After not nearly enough sleep, our day(s) of international travel began at 2:30 AM on Saturday morning. One dark bus ride later, we made it to the airport, and soon enough we found ourselves at the gate for the flight to Washington DC.
While waiting for the flight to start boarding, I learned something important: Chick-Fil-A (at least this one) has breakfast sandwiches. Nothing goes together quite as well as chicken and biscuits, and this sandwich was no less than perfect.
The flight from Pittsburgh to DC was quick and fairly painless, and most people just slept since it was still early in the morning. At the gate for the big flight though, many people just spread out onto different chairs (and even the floor) and slept for most of our four hour layover. I and a few other people explored the airport. There wasn’t much to do, but I did count three separate Starbucks coffee shops within a five minute walk of each other.
For lunch a few of us went through an underground tunnel to a different gate, where we had what would probably be our last American food meal for the next two weeks.
The fourteen hour flight was the hardest part of the whole travel day. I have trouble sleeping while in a sitting position, and I only ended up getting maybe a half hour of sleep through the whole thing. Fortunately, each seat had its own screen, with dozens of movies to pick from, so it wasn’t completely unbearable. As for the in-flight food, it could have been a lot worse.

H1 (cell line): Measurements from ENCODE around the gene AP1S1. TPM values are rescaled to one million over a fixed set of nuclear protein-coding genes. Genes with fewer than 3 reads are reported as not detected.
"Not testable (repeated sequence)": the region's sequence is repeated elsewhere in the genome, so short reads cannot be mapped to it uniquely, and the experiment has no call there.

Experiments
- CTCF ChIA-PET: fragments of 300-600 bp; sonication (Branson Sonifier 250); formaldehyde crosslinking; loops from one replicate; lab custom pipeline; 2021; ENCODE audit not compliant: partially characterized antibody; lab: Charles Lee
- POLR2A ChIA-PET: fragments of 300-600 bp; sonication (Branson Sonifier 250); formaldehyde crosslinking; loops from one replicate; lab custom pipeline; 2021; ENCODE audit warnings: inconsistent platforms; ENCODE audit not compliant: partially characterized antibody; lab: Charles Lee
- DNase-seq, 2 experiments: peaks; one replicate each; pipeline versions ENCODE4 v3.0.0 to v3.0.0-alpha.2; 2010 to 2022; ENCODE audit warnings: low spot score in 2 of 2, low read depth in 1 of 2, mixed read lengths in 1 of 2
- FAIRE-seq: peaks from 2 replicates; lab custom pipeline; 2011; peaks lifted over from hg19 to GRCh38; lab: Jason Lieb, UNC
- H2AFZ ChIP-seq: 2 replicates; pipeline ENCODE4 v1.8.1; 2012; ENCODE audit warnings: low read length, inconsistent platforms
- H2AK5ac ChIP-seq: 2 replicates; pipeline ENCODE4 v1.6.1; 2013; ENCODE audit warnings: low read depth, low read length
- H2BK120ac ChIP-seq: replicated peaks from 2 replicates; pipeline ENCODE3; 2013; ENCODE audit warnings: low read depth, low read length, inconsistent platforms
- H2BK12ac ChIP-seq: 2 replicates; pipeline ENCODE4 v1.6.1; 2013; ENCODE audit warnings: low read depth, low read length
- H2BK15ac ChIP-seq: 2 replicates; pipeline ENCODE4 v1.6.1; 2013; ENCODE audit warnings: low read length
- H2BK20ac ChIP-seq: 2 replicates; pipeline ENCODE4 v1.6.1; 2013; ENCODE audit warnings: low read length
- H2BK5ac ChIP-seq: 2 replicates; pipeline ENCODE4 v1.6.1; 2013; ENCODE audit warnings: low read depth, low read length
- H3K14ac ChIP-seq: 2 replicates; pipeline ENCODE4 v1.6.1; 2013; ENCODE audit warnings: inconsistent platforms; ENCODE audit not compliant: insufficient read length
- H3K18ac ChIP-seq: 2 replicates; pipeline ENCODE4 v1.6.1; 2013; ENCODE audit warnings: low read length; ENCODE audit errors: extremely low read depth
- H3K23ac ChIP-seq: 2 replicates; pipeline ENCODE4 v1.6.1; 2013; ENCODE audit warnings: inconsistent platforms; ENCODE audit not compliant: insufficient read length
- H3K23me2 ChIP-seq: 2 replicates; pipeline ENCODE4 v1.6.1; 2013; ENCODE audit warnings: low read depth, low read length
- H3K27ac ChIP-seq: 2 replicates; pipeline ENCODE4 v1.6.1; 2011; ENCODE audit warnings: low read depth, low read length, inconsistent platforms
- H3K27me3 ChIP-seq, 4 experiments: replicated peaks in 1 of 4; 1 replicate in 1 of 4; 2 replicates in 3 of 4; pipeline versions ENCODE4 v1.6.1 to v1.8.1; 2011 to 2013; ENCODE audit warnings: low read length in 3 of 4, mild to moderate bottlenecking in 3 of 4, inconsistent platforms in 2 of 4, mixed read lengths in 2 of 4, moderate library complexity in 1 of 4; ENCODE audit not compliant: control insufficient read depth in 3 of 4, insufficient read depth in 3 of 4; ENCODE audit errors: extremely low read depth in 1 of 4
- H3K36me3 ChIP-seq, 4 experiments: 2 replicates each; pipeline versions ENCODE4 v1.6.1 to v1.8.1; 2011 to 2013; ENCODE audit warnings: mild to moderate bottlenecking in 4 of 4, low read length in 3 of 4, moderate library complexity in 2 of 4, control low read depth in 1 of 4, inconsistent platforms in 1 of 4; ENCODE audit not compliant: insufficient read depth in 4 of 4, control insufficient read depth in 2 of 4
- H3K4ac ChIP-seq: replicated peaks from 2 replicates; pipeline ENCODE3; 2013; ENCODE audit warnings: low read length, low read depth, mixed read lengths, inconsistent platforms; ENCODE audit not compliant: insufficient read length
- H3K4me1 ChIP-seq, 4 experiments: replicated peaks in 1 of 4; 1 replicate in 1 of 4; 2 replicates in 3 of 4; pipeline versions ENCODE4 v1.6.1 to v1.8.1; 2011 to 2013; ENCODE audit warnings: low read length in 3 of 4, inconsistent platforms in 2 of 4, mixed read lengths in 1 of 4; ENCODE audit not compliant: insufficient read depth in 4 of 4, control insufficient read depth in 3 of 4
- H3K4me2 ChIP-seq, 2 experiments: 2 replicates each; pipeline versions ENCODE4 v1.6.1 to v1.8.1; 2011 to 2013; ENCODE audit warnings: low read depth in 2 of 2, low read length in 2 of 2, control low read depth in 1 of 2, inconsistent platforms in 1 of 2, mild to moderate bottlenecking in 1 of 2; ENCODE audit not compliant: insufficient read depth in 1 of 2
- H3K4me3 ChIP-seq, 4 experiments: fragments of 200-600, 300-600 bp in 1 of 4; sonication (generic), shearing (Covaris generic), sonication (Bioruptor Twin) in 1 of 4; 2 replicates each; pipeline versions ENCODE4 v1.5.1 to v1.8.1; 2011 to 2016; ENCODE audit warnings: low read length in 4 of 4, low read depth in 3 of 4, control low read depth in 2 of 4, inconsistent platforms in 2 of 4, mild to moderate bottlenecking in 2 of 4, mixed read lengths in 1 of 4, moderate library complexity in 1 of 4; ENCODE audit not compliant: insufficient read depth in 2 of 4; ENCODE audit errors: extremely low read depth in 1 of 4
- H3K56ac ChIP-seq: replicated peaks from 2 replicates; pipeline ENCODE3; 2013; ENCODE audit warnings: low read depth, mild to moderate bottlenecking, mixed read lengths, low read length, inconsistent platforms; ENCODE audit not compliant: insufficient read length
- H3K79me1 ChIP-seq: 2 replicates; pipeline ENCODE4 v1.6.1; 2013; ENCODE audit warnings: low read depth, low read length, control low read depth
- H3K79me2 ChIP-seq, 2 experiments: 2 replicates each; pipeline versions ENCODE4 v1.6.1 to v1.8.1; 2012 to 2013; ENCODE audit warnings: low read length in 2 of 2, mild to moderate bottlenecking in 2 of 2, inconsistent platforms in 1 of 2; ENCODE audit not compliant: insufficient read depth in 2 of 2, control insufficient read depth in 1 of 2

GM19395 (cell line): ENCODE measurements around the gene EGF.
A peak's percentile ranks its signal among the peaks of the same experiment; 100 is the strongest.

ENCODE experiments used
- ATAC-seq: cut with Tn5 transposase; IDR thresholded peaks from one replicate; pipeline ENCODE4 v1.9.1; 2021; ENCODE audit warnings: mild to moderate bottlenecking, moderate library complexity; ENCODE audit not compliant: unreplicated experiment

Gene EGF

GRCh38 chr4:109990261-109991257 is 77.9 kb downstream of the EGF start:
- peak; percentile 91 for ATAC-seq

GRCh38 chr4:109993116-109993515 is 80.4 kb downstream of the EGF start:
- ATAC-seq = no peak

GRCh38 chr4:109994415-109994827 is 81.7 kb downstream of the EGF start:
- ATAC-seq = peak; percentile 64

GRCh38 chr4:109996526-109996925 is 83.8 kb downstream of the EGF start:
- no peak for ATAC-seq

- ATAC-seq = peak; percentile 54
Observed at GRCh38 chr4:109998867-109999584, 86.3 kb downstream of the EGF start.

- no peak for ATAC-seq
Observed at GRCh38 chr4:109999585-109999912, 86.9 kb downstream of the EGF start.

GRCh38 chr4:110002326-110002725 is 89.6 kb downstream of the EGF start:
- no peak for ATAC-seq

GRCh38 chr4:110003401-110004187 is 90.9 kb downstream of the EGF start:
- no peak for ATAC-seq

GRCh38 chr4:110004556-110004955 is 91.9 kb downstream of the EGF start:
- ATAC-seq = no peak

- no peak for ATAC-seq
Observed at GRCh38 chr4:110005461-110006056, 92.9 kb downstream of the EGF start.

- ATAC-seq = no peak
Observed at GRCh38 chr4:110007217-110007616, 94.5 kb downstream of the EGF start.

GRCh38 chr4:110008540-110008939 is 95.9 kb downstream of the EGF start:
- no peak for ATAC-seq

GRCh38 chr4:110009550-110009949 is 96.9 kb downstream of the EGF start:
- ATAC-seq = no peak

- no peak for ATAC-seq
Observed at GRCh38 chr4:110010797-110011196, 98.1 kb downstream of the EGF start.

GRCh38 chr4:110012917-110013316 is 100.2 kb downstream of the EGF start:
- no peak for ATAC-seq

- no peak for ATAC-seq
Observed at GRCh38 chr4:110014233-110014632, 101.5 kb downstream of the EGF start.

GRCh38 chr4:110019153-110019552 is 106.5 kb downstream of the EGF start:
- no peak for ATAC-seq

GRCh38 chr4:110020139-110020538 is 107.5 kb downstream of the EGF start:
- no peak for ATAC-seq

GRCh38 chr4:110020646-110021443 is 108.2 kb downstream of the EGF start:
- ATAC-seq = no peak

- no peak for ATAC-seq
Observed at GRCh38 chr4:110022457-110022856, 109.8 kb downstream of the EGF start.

We finally made it to the Beijing airport, where we made it through customs much more quickly than expected. Upon arrival, we also all had to get fingerprinted, which I had never seen before. I guess now I’m in some record in the Chinese government.
Of course at this point, most people had not slept much, if at all, since waking up 24 hours ago, so everyone was dead on their feet. Fortunately, a shower and a change of clothes at the hotel restored some of everyone’s strength, at least enough to make it through dinner.
Dinner was certainly an experience. I don’t know what half of the food I tried actually was, but most of it was fantastic, especially the Peking duck and the fried rice. There were a number of interesting foods, including (but not limited to): some sort of meat dish that looked quite similar to slices of tomato, a flavorless gelatinous mass, syrup coated cherry tomatoes, fried sticky rice strips (which almost looked like French toast), and a cold but very spicy noodle dish. It was altogether a great experience to try all of this new food, and a perfect way to begin our stay in China’s capital.
On the bus ride back to the hotel after dinner, I could barely keep my eyes open. When I finally made it to my bed (which, now that I think about it, is a lot more firm than most American hotels) I fell asleep almost instantly.